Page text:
“My name is Yechezkel Abramsky. I’m calling about a special initiative to save Jewish children. This is a matter of life and death and I would like to meet with you.”
“Okay, come on over,” replied the man.
He immediately went over and the man invited him in.
“Yes, please tell me what is this urgent situation you are dealing with?” said the wealthy man.
“The war has left us desolate and there are many young children who are not receiving any Jewish education in England. I started a yeshiva for these young boys…” explained R’ Abramsky.
“A yeshiva!?? You told me you are dealing with a situation of life and death!” exclaimed the wealthy man. “Please leave immediately!” he ordered and Rav Abramsky left.
Late the next Friday night, the phone rings in this wealthy man’s home. He answers.
“Hello? What is the emergency that I am being telephoned at this hour?”
“This is Yechezkel Abramsky I am calling about a matter of…”
“–But it’s Shabbos now! You can’t use the telephone on Shabbos!” exclaimed the man. “True. But for saving lives you must violate Shabbos and I told you that this is a matter of life and death. I am saving young Jewish children’s lives and I need your help with my yeshiva!” replied R’ Abramsky.
He got the check. But that’s not the point of the story. R’ Abramsky understood that Torah is literally our life and without it we are dead.
It is no wonder that the two people whom we associate with Matan Torah are Rus and Yisro, both gerei tzedek. Megillas Rus is read on Shavuos and Yisro is the name of the parsha that deals with Matan Torah. These two sections of Tanach are symbols of people who valued Torah so much that they gave up everything they had – their entire lives – in order to embrace it and become a part of Klal Yisroel.
This concept of valuing Torah and recognizing that it is life and without it we are the living dead, explains the Sfas Emes, is the reason men stay up all night on Shavuos to learn Torah. Yes, we might be more productive if we went to sleep at midnight, awoke at 7:00 a.m., davened and then learned the rest of the day – minus time for a Yom Tov meal. But we really want to express our love and need for Torah, and so we stay up all night.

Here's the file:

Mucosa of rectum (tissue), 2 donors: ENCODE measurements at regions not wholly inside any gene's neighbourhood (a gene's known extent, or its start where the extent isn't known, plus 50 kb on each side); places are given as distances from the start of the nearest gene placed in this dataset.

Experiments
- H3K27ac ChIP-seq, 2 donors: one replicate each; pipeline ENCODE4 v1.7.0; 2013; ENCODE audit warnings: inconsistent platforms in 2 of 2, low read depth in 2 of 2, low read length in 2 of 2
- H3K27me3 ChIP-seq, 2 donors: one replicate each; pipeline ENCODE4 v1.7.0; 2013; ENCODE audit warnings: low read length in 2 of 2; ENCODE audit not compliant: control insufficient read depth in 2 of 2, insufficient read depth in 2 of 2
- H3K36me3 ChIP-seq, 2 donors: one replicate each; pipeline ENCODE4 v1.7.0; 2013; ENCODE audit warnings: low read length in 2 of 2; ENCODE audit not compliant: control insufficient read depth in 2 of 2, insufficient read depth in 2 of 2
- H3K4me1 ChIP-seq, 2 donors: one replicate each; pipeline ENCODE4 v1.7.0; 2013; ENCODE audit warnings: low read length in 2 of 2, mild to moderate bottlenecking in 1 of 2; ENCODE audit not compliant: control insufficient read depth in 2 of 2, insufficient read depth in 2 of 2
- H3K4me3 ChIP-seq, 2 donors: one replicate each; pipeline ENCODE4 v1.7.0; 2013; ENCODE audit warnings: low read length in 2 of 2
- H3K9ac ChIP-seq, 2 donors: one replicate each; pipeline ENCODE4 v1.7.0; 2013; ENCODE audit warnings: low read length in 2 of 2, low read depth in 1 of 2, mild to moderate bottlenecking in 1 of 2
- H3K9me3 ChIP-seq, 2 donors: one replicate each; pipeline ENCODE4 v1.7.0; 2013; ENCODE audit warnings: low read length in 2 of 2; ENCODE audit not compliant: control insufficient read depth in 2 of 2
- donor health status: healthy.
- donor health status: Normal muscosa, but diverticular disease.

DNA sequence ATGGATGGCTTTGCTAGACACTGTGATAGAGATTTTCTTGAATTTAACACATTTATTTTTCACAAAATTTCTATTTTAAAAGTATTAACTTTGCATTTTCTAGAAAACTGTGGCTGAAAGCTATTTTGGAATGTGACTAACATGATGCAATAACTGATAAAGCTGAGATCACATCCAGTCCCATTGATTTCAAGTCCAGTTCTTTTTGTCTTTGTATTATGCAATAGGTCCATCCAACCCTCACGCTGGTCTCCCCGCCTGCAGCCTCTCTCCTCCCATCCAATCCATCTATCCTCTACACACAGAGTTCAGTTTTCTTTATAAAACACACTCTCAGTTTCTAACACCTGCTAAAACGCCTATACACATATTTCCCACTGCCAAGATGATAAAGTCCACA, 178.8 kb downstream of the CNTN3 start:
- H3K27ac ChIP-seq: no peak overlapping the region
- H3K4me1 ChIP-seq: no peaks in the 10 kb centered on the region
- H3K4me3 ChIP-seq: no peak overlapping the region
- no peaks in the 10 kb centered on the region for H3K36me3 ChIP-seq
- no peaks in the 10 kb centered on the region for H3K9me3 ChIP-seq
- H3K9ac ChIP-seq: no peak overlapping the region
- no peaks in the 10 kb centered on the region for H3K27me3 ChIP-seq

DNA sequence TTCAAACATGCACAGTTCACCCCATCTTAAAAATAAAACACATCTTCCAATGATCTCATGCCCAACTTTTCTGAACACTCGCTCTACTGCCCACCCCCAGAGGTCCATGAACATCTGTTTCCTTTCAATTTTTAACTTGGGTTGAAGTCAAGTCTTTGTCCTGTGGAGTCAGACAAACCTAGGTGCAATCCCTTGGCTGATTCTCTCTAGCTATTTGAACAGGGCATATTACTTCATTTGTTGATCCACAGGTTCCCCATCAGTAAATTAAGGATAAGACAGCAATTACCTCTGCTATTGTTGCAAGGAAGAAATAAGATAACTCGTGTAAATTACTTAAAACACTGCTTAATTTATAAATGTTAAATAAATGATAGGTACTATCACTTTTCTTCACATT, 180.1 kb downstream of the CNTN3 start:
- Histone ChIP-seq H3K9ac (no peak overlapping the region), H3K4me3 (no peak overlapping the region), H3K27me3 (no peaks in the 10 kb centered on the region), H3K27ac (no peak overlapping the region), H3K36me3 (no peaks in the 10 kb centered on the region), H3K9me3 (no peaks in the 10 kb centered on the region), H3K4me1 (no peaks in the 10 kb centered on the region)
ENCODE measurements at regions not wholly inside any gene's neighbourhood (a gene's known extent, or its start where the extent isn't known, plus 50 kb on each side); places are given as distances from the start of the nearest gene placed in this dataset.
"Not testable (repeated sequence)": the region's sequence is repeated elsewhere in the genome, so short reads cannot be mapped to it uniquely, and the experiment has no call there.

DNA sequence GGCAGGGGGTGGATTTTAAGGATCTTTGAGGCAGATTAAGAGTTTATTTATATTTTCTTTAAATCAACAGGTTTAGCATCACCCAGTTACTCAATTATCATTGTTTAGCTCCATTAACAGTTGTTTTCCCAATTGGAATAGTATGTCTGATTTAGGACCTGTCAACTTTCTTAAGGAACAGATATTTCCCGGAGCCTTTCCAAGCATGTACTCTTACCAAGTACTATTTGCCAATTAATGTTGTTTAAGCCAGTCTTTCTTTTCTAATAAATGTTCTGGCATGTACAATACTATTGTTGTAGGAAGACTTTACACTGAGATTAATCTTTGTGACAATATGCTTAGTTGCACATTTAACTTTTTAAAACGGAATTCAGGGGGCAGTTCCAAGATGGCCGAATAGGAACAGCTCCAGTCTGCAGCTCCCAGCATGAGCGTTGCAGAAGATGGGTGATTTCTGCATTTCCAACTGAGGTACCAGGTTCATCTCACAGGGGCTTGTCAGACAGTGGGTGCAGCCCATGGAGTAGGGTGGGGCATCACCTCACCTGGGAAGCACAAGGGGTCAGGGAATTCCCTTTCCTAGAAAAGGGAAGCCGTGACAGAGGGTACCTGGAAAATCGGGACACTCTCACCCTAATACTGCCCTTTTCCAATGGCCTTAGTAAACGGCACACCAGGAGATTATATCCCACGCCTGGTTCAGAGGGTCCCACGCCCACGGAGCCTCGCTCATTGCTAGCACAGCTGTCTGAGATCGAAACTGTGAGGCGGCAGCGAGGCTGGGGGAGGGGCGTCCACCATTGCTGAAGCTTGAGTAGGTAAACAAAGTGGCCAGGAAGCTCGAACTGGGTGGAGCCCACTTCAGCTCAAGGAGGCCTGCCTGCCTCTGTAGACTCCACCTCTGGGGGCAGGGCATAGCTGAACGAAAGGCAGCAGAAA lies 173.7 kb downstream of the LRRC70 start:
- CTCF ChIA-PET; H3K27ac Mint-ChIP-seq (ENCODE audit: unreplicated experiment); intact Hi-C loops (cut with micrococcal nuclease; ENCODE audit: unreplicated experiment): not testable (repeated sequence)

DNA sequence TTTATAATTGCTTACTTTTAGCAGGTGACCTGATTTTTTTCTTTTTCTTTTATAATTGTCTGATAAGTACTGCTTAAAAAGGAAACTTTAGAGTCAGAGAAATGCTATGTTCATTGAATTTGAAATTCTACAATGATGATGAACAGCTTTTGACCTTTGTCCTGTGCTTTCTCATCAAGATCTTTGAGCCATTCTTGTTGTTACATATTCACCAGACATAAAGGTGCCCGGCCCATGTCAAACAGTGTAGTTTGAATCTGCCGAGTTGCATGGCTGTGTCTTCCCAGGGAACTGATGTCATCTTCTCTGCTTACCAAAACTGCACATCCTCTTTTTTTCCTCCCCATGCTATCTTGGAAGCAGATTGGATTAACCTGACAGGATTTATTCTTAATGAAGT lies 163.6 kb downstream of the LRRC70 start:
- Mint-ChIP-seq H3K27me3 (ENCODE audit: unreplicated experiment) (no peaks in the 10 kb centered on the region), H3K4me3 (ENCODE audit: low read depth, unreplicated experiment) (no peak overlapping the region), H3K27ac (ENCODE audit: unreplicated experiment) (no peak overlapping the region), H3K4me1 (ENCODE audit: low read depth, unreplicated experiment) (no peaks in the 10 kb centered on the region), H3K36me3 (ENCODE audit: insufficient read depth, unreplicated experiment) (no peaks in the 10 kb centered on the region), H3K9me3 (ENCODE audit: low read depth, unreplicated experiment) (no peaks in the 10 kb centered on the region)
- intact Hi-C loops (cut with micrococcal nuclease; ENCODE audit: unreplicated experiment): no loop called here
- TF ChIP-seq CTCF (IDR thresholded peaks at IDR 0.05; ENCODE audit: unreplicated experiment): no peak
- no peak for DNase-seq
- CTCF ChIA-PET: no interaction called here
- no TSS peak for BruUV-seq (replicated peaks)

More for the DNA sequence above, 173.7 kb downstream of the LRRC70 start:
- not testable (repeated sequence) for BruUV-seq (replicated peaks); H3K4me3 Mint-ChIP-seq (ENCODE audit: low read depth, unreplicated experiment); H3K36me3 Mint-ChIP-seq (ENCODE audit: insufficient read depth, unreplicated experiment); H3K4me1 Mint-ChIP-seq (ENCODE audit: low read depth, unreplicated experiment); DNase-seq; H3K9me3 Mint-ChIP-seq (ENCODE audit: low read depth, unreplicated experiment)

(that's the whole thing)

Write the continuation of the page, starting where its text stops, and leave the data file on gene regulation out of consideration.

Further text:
We refer to the Yom Tov of Shavuos in our davening as “Z’man Matan Toraseinu, the time Hashem is giving us our Torah.” Yet the Gemara (Shabbos 88a) refers to Shavuos as the day of kabalas haTorah, when we received the Torah. Why the switch? Matan Toraseinu is referring to Hashem – the giver. Kabalas HaTorah is referring to us – the receivers.
On Shavuos, Hashem is literally delivering the Torah and all that accompanies it: our and our children’s ability to learn it, which chavrusas we will learn with, rabbeim we and children will get, the ability to focus on and retain our Torah learning, etc. All of this is decided on Shavuos.
There is nothing inhibiting Hashem from giving – as His goodness is the very purpose of Creation. And the greatest good He has to offer is His Torah. But it is we, the receivers, who determine how much of it we will actually receive. Hashem is the fundraiser’s dream – He hands out a blank check and we fill in the amount. The amount of the check is solely determined by how much we want, value and love the Torah. It’s dependent on the degree of our acceptance.